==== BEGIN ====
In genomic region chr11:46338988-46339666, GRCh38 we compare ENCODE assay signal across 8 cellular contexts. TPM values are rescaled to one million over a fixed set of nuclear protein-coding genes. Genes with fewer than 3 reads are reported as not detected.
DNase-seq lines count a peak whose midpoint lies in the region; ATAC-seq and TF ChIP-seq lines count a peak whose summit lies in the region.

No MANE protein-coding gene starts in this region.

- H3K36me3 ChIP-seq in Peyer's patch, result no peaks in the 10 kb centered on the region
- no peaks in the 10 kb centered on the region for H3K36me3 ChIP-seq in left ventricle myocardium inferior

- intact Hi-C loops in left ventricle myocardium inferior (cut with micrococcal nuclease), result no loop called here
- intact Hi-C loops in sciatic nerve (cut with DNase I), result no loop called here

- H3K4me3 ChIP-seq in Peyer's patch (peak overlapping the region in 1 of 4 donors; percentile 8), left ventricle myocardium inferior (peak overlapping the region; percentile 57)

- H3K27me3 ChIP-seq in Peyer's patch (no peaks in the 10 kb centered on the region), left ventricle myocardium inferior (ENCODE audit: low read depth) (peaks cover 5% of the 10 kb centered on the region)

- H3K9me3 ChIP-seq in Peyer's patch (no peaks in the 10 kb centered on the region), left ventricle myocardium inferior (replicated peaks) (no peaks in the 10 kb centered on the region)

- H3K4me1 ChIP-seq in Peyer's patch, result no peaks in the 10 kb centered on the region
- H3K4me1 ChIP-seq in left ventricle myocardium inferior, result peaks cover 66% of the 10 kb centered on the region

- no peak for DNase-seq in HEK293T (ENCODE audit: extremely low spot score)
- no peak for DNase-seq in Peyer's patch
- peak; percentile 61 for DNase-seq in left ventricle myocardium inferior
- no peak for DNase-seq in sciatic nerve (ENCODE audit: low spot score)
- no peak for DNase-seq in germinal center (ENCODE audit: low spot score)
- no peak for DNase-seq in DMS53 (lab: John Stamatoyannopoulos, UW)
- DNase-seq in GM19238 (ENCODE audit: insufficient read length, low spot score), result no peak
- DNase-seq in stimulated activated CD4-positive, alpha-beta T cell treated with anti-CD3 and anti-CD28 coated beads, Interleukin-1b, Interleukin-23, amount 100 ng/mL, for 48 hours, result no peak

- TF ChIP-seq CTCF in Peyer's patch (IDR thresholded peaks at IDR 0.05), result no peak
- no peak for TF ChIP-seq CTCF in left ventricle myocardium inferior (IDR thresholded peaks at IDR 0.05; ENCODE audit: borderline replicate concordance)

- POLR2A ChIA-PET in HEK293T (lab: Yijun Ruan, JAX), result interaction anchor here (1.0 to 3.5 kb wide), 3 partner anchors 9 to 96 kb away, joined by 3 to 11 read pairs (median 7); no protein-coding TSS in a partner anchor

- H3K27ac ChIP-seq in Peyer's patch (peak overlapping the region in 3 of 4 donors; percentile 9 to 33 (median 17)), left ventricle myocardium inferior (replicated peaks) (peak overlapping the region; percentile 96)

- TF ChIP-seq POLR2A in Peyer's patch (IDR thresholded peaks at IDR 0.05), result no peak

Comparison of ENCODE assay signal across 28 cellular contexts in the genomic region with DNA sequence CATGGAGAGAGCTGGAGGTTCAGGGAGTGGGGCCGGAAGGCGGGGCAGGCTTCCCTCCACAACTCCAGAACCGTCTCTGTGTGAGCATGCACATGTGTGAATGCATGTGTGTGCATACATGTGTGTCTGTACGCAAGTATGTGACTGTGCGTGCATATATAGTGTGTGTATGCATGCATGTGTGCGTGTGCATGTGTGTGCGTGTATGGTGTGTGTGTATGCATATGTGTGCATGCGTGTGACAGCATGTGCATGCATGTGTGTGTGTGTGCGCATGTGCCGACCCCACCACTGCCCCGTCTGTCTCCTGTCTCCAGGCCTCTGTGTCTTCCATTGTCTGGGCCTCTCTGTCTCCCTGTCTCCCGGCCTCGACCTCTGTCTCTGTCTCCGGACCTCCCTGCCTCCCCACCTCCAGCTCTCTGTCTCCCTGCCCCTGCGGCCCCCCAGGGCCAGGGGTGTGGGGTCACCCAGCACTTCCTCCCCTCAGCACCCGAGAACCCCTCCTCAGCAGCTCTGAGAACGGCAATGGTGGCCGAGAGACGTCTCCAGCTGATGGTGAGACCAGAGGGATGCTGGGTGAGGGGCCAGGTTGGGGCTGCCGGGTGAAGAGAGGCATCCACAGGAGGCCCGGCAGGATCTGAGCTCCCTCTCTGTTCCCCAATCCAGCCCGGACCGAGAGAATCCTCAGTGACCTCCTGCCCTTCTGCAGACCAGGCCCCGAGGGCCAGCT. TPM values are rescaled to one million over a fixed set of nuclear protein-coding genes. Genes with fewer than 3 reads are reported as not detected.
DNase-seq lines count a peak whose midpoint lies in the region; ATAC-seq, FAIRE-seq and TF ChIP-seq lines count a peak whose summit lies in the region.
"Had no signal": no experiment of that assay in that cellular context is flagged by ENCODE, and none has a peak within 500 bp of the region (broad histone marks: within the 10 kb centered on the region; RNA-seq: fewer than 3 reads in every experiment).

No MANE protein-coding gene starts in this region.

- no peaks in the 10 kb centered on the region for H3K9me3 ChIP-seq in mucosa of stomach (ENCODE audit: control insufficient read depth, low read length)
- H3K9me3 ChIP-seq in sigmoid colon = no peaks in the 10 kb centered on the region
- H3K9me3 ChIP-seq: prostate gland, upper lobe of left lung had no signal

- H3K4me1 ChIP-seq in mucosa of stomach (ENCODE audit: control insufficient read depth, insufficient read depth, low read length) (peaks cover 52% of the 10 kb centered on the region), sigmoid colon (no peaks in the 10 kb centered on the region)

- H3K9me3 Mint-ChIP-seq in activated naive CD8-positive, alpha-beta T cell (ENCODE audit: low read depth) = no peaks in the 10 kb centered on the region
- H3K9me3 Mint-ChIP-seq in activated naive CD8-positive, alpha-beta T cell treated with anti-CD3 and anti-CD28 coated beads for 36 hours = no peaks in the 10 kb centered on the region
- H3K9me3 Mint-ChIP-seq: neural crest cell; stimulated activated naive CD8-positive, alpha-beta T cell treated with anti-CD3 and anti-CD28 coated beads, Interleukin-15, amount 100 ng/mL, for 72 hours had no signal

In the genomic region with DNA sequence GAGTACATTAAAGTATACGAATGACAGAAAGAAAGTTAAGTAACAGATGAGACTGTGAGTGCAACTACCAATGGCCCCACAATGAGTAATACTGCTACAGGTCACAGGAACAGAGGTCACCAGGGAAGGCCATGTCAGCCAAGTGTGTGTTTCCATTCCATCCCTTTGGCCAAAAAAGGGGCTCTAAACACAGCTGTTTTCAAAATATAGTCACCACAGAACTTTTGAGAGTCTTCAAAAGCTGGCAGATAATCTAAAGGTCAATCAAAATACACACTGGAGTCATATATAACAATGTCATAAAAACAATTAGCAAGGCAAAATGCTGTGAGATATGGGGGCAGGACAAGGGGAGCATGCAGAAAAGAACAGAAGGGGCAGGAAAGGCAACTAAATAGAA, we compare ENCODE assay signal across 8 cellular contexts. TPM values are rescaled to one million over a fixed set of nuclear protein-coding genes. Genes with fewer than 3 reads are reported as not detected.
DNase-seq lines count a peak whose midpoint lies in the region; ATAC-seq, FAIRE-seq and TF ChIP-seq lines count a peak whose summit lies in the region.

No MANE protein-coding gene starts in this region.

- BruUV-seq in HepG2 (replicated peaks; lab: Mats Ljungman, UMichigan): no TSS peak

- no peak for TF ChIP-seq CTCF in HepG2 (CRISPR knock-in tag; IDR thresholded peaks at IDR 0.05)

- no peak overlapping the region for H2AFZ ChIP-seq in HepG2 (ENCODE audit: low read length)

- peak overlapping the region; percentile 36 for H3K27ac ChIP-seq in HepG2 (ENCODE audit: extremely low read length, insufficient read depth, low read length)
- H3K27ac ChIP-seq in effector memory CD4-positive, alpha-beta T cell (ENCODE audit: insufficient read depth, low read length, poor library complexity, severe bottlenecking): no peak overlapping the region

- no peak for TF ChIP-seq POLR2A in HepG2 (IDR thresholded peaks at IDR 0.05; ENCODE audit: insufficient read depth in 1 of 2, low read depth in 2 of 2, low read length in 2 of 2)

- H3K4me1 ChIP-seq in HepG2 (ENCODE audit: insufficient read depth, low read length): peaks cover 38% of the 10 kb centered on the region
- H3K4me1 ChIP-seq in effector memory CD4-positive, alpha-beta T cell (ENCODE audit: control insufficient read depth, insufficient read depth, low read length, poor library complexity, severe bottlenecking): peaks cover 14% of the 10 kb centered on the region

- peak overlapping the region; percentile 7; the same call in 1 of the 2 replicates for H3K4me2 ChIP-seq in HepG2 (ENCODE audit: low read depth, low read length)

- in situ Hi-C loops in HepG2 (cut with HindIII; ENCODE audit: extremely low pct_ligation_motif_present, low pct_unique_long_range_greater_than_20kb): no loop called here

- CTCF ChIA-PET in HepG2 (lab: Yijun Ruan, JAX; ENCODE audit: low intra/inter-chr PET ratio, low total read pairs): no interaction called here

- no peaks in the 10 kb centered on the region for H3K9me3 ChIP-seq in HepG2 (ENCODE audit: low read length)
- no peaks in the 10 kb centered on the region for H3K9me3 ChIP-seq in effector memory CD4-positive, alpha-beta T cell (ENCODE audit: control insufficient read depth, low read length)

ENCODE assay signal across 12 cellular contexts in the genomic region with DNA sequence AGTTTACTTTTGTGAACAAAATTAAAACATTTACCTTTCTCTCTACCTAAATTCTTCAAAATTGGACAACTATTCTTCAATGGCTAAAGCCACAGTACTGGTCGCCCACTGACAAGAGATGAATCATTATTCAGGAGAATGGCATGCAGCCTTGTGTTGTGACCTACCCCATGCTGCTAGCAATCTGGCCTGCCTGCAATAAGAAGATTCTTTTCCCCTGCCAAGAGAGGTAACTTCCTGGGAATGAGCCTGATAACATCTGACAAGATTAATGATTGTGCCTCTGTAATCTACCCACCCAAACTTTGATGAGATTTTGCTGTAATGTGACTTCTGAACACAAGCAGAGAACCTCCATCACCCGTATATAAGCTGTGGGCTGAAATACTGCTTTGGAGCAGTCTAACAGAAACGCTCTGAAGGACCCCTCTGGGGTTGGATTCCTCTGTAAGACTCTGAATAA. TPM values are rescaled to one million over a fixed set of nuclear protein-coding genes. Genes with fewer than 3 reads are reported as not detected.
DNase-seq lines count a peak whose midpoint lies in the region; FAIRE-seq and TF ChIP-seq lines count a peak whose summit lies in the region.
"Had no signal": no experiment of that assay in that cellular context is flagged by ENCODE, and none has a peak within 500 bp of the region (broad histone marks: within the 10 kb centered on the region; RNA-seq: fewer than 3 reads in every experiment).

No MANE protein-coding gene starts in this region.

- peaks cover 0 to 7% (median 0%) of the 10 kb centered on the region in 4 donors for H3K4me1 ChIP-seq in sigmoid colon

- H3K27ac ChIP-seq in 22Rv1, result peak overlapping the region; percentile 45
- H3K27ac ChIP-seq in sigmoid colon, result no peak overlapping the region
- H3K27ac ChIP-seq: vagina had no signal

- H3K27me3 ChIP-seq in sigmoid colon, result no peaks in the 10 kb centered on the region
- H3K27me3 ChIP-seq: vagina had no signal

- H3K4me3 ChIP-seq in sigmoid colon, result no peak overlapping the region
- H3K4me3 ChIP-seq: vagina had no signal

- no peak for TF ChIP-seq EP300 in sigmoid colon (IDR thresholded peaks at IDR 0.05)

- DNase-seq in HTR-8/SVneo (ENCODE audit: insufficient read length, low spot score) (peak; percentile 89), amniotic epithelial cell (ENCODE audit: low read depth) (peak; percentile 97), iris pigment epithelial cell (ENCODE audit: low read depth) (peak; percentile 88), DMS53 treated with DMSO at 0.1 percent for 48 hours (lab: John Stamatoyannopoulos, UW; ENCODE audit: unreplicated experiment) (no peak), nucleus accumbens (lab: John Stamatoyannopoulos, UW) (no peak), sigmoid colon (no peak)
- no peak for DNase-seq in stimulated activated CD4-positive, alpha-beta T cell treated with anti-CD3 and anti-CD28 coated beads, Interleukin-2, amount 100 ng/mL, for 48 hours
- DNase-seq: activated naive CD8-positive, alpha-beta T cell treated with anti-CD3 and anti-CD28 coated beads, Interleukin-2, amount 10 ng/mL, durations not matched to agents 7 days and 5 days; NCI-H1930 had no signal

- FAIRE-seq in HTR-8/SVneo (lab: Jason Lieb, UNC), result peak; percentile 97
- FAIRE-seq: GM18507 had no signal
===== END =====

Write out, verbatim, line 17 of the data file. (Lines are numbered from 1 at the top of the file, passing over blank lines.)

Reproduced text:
- no peak for DNase-seq in germinal center (ENCODE audit: low spot score)